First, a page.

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The question - What is erotic and what is pornographic1? - is a very interesting one and deserves to be discussed. It is also quite a complex question. As some people believe there is a very fine line between the two, there can be no simple answer. One point of view is this: eroticism is the exploration of the feelings and emotions inspired by sex and sexuality. Pornography however, focuses entirely on the physical act - be this in writing, photography or film.
Pornographic images, for instance, tend to dwell entirely on the sex act. They are voyeuristic in nature and only involve the user in the most alienated way - as an onlooker. At best, the onlooker can project his or her fantasies onto the image but has no real control over what they are seeing. The sex act itself is staged and controlled by someone else or by the formula employed in that particular brand of pornography. Something rarely done by the people it depicts.
The above is also true of so called 'Interactive Pornography.' Here we have a predefined number of outcomes, all of which dwell on the physical act. The same applies to written pornography. The stories in pornographic magazines for instance, all use a string of 'Buzz words' to describe various parts of the anatomy and sex acts. These words and descriptions are used for the sole purpose of titillating the reader. What we read is, 'It felt so good when he did this...' as opposed to, 'It felt so good when he did this because...'
Therein lays the difference. A piece of erotic writing will try to explain or explore why something feels so good, or indeed, bad. Pornography does not. One of the key points about eroticism is that it can also uncover the darker side of sexuality. It has the ability to do this in a much more analytical way. Pornography depicts what some of us may consider a distasteful sex act and presents it in a titillating manner. Whereas eroticism can take the same sex act and question the pleasure gained from it. So in a sense, eroticism is capable of involving the reader in the making of moral judgements. Eroticism can explore a wide range of emotions and emotional responses. Fear, pain, longing, belief, love, hate, rejection, and acceptance – the range is endless. Pornography - by its very nature - is incapable of doing any of this in a meaningful way.
Pornography objectifies sex and turns it into a set of categories – anal, oral etc. Some people think pornography has a very clinical feel to it. They believe much of what hardcore pornography depicts resembles medical procedures.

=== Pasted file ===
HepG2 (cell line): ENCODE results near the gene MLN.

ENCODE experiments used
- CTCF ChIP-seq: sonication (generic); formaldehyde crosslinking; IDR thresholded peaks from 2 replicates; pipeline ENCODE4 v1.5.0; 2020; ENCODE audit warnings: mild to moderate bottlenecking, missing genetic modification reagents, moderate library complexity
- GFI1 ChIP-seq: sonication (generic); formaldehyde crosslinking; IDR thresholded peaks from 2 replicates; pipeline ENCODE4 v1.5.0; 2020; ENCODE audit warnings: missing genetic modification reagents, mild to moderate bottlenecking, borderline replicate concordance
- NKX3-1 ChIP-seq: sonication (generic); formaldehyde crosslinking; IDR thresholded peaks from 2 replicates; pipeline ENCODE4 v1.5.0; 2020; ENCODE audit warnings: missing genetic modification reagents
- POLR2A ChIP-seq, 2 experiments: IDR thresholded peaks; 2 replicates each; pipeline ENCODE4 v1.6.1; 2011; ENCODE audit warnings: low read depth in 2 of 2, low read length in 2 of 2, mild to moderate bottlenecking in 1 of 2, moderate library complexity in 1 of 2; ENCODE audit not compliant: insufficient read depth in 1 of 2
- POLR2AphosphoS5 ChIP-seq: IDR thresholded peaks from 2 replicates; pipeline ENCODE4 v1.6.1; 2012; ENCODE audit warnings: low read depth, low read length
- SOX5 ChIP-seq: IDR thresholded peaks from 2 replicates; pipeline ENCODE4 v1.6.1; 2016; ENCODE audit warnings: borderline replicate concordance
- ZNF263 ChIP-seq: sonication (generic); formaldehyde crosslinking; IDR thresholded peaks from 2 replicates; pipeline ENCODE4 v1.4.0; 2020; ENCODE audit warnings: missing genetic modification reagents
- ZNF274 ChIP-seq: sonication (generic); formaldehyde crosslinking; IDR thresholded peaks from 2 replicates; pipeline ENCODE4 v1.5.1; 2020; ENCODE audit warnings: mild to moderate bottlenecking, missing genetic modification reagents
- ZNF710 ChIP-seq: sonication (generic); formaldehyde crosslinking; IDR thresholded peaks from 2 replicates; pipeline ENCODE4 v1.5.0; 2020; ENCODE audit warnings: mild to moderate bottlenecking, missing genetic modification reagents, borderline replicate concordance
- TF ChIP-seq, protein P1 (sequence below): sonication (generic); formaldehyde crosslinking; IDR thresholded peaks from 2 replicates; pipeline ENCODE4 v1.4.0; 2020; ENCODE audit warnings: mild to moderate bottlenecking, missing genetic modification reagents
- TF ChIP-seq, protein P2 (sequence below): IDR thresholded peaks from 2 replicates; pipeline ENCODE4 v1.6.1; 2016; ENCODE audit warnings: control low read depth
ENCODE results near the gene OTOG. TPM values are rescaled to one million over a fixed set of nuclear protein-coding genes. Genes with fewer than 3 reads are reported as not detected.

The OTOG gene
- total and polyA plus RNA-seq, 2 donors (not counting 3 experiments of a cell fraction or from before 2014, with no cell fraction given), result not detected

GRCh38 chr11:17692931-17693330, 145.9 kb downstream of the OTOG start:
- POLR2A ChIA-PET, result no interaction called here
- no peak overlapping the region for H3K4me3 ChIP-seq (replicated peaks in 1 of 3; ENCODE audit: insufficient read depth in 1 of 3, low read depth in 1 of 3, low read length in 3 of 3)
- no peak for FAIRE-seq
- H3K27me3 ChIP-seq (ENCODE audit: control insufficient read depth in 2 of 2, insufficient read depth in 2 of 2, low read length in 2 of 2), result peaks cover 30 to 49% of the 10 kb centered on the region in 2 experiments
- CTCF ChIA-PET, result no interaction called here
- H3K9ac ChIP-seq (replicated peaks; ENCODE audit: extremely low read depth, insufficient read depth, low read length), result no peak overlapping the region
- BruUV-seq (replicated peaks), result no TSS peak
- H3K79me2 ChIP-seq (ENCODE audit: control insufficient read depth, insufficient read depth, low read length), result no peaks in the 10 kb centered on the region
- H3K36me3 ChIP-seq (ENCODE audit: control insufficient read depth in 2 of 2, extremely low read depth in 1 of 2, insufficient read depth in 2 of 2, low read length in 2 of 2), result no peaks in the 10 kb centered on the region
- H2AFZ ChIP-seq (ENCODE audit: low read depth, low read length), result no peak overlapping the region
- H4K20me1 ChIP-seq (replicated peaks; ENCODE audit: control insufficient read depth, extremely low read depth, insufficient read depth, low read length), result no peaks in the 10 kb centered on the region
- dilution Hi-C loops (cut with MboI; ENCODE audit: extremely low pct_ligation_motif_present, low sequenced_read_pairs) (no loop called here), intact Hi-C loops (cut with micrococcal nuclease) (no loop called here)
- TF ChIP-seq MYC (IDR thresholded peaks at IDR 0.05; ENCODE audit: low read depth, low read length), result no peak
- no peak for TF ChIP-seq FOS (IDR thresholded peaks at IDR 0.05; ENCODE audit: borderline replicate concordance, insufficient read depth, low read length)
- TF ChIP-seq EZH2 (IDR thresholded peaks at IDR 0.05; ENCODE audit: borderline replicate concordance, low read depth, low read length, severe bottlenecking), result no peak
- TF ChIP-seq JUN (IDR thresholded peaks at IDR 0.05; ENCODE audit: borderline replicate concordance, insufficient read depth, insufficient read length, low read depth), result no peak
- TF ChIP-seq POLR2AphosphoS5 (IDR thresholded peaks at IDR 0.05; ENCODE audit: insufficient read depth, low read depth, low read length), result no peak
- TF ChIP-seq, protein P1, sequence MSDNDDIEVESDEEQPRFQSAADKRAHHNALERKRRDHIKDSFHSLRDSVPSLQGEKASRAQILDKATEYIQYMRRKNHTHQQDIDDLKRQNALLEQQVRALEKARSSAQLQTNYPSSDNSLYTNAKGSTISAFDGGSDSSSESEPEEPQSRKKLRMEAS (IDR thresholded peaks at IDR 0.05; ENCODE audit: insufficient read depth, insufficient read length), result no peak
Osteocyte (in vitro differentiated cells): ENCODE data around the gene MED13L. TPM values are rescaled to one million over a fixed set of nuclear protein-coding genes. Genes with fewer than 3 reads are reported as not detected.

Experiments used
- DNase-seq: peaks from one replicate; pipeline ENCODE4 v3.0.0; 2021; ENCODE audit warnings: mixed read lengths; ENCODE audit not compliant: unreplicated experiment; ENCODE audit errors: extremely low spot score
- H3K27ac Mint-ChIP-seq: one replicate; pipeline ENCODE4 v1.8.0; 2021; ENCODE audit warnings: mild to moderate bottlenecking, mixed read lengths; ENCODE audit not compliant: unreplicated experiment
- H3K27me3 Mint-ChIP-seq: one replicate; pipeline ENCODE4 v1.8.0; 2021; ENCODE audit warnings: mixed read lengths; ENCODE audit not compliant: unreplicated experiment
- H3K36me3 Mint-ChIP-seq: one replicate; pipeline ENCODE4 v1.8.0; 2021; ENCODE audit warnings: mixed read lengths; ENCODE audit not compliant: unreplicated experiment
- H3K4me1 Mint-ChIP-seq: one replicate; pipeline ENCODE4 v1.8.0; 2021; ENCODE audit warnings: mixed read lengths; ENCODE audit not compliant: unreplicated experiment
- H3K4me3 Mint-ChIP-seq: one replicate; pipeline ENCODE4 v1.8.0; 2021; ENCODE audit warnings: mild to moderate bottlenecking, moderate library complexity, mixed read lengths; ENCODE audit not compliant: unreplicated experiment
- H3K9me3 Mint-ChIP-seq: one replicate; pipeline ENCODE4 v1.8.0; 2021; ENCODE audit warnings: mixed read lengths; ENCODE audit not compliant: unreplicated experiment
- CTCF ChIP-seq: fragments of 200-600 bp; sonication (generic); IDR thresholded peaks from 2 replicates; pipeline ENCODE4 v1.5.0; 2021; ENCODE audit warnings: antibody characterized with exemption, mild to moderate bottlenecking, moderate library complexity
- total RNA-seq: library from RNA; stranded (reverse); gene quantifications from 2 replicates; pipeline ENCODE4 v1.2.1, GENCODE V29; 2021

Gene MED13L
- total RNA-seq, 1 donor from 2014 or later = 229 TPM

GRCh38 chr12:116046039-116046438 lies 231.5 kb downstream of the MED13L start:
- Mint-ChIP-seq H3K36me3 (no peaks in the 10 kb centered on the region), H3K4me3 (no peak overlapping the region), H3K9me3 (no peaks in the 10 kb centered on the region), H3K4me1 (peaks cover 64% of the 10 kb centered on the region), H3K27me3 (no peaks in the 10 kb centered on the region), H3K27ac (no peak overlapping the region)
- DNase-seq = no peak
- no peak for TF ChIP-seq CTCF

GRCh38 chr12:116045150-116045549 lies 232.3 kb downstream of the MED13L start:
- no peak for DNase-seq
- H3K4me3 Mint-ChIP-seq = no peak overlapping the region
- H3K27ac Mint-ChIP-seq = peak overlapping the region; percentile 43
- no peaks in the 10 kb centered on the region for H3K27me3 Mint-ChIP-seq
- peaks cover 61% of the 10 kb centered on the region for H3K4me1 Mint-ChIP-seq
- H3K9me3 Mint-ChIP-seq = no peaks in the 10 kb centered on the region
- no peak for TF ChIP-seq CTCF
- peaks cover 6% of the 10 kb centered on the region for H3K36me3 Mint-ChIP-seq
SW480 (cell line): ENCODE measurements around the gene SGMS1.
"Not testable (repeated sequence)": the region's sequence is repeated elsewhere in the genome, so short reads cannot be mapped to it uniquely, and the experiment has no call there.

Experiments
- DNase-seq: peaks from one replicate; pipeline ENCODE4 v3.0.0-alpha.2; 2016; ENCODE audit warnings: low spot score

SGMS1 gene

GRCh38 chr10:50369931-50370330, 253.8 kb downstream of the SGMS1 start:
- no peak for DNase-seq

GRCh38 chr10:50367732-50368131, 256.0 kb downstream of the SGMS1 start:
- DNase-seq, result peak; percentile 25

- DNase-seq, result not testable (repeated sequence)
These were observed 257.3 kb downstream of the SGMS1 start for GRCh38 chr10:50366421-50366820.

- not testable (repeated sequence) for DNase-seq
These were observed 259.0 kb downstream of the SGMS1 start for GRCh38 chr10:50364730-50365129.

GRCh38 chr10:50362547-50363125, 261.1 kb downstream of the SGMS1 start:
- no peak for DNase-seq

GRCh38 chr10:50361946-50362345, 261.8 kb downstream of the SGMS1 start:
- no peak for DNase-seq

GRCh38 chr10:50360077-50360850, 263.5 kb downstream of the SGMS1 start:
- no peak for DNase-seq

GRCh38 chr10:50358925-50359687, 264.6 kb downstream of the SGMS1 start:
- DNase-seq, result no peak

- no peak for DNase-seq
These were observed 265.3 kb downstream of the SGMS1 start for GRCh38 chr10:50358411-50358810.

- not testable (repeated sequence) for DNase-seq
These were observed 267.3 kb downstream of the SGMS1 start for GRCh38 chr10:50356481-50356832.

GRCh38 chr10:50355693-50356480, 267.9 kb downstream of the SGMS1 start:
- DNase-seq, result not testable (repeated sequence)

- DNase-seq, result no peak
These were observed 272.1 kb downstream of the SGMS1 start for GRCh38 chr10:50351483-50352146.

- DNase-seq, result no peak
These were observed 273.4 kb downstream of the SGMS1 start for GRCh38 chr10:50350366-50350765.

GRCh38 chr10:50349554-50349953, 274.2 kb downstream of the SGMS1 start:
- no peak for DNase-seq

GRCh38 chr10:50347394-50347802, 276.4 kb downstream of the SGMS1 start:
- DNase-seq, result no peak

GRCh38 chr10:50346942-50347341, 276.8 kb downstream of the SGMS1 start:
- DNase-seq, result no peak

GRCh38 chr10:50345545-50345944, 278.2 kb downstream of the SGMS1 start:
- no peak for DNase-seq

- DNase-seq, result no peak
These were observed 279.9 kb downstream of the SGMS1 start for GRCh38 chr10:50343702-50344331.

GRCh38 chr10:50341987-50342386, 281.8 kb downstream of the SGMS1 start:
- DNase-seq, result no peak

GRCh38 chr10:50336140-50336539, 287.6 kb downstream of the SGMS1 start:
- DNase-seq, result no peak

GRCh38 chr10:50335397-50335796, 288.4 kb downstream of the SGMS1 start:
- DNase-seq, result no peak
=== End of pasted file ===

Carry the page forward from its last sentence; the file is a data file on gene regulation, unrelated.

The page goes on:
The vast majority of porn follows a formula. It starts with a woman undressing, goes through a number of sexual positions (always the same ones, in the same order) and ends with the male orgasm. This is also true of gay pornography. Pornography which deals with so called 'fetishes' has its own formulas. Although pornography objectifies both men and women, it is interesting to note that the overwhelming body of pornography depicts women in a passive, submissive role. Where women are the dominant partner, this becomes a 'kink' or a 'fetish.' But that's another discussion.
The point is – sexuality covers a wealth of human emotions and unlike pornography, erotica doesn't seek to limit these. That is not to say that eroticism is not sexually arousing. It could be argued that erotica can be more arousing because it involves and stimulates in ways that pornography cannot. Human beings are complex physical and emotional creatures. The two things are not mutually exclusive. They intertwine and make human beings what they are. In order to become aroused, a person first has to think. At this point pornography takes away any need for thought and concentrates entirely on supplying a physical need. Erotica stimulates on a mental level and allows a person to explore their own feelings.
To finish, here is an example. A researcher once carried out an experiment involving several very different images. He asked three men and three women to look at the images and describe to him what they saw. Two of the images were taken from pornographic magazines, the other two were abstract paintings by Picasso. Their descriptions of the first two images dealt entirely with the physicality. One was simply a picture of a man and woman having sex. The other was a picture of a naked woman. Although there were variations in the way the men and women reacted to this particular image, none of them went beyond the physical. The women commented on her breasts, one said she had a nice face and one wished she could be that slim. The men reacted as you might expect. All of their descriptions focused on the sex act. They projected their fantasies onto the picture. However, the Picasso paintings drew a much broader, emotional response. One of the paintings, although abstract, clearly depicts a woman masturbating. All of the subjects discussed what the woman might be thinking (something the painting hints at) and how she was feeling. They also spoke about what the artist was thinking and why he had chosen to paint the picture this way. All of the subjects found the painting arousing, considered it be erotic and used the image to express how they felt about masturbation. The last image provoked a similar response. What this experiment made clear, is how the erotic works on so many other different levels to the pornographic.